Why I am Not an Inerrantist – Part Two

2. Inerrancy cannot be proven, only confessed.

I believe this to be an important observation regarding inerrancy, given that inerrancy is so often used as “proof” of the Bible’s divine origins. This might be true (heavy emphasis on the word “might”) if it were possible to prove that Scripture was inerrant, but this is simply not the case. Now let it be clear that I am not positing the Bible is void of any true material, merely that as a whole, Scripture cannot be proven to be inerrant.

Inerrantists are not unaware of this predicament. They know well that not every assertion made in the Bible has been proven. Their approach has often been to recognize biblical material, the veracity of which it is possible to prove, and on that basis they assert that all future inquiries into the veracity of the Bible will follow suit. This is largely Kenneth Kitchen’s approach in his book, The Reliability of the Old Testament. Now his book does not aim at proving the Bible is inerrant, merely that it is “reliable.” Thus, his earlier chapters focus on those areas of the Bible where we have the greatest archaeological support for the historical claims made by the Bible (i.e. lists of kings during the period of the divided monarchy), and concludes with those areas where their is the least amount of archeological data supporting the Bible’s historical reliability (i.e. the primeval history). On the basis of the former, Kitchen would have us trust the latter. But what Kitchen ultimately ends up writing is a book about the plausability of the Old Testament, based on the veracity of a few select texts.

As it pertains to inerrancy, the same can be said. If the Bible proves to be inerrant at one point, this does not guarantee that it will be inerrant throughout. This might help support that other passages are inerrant, particularly when there are few or no external means of concluding so, but it does not provide the empirical data necessary to conclude the whole of Scripture is inerrant. Indeed, there are many assertions made in Scripture that can never be proven. Consider for example Judges 21:12 where it is said that 400 young virgins were found in Jabesh-Gilead. This is an unprovable assertion. These women have long since died, and even if we were to find some of their remains today, it is doubtful they remained virgins seeing as they were given over to the male Benjaminites as wives. Now let me pose a question: How did Israel know these 400 virgins were virgins? Did they line all the women up and point to them one at a time, waiting for a voice from the sky to declare “virgin” or “not”? They certainly didn’t first identify these women by subjecting them to the test of virginity elsewhere discussed in the Bible (c.f. Deut 22:13-17). Moreover, we know today that such a test is not itself infallible. Perhaps there were cultural signs of their virginity, but this then assumes that none of them were lying. Perhaps these were 400 women believed to be virgins, though that is not what the text claims. And we could also inquire as to whether the number 400 is a round figure or a precise figure.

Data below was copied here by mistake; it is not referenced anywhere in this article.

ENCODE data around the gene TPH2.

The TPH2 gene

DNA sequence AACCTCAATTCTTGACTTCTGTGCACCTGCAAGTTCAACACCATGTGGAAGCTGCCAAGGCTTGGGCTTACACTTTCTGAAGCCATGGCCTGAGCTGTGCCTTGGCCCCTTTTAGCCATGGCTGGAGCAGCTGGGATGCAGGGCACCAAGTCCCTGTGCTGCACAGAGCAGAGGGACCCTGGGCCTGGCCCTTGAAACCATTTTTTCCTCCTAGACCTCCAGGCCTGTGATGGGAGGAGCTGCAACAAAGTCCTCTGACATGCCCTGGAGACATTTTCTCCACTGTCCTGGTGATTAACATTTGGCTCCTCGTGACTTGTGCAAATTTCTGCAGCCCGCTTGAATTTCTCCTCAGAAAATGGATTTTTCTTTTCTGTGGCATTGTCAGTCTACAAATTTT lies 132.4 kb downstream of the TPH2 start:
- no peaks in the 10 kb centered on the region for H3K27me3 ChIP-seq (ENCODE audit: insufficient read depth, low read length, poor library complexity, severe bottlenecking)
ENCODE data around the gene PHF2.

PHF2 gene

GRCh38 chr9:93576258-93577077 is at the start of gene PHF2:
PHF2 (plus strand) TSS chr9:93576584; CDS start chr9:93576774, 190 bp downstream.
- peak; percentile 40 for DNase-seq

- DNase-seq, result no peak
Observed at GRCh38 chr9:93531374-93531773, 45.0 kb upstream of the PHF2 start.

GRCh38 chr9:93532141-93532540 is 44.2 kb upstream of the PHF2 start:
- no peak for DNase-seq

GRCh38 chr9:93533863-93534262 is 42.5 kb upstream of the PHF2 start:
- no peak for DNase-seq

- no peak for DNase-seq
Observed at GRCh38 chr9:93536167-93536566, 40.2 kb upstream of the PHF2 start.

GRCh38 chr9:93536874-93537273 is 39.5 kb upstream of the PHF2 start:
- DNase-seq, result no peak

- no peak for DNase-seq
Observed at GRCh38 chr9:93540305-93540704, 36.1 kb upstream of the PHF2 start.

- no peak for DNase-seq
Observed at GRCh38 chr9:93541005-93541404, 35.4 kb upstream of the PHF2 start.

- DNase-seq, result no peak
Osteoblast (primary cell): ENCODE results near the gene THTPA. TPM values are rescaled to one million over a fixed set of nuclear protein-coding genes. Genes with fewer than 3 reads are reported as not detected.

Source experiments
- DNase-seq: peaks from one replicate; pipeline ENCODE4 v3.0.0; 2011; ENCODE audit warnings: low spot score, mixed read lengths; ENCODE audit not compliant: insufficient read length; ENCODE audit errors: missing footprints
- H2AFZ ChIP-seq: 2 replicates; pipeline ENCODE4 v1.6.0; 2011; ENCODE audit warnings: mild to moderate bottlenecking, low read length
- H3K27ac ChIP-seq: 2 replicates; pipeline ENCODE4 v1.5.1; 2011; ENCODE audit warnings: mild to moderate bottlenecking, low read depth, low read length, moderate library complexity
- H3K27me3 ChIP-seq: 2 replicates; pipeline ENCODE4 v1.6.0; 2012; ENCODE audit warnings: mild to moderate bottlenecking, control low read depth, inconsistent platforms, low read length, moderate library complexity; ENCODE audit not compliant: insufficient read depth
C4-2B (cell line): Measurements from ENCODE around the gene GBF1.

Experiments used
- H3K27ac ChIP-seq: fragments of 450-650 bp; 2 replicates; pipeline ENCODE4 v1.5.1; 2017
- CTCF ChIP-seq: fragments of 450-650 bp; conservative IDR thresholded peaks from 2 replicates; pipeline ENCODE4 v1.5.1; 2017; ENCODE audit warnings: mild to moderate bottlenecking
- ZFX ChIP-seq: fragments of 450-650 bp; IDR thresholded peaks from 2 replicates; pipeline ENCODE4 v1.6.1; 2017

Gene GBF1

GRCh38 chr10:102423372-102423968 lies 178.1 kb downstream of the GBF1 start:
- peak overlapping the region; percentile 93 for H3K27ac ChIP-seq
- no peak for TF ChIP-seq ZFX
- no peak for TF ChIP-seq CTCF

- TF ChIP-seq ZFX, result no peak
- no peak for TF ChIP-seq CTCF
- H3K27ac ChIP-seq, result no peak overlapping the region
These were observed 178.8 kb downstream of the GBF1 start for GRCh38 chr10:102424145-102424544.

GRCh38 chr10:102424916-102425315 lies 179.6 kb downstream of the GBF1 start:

These are inquiries that we will never be capable of answering. It is admittedly an absurd example, but I think it helps to demonstrate the absurdity of claiming that the assertion in Judges 21:12 is inerrant. Maybe it is, maybe it isn’t. Maybe there were really 407 virgins, not 400. Maybe 15 of the 400 women were raped by their fathers but still donned the cultural signs of a virgin. Does is really matter? I doubt it does, and I imagine there are some inerrantists who would agree. And for those that would agree, they would suggest a definition of inerrancy which would allow for this type of discrepancy (something I will address in a future post). My point here is to state that inerrancy, as it applies to Scripture as a whole, is a confession of faith and not an empirical observation.

Of course, I have yet to state why inerrancy, understood as a confession as opposed to an empirical observation, serves as a reason for why I am not an inerrantist. Simply put, I have yet to find a compelling reason to make this confession. I was not raised in a Christian tradition that greatly valued Christian tradition (with a few outstanding exceptions), so the fact that inerrancy is understood by some to be a central confession of a historically orthodox Christianity will not serve as a “compelling reason” for me. Of course, I recognize that Christian tradition cannot be avoided when it comes to thinking about Scripture (the issue of canon would be a perfect example of why), but for this confession, I would need something more substantial than Christian tradition. Since I see other factors working against this confession (see my previous post and posts to come), I am simply unwilling to make it.

Before I close out  this post, let me reflect on how I began. Many Christians refer to inerrancy as empirical proof of the Bible’s divine origins. This is ridiculous and absurd! If we can recognize the confessional nature of the claim that Scripture is inerrant, than we should altogether cease speaking of the Bible’s inerrancy as a proof of God, Christianity, or the Bible’s divine origins. One final remark, I have avoided in this post discussing the “alleged” discrepancies of the Bible. I will address this in a future post.


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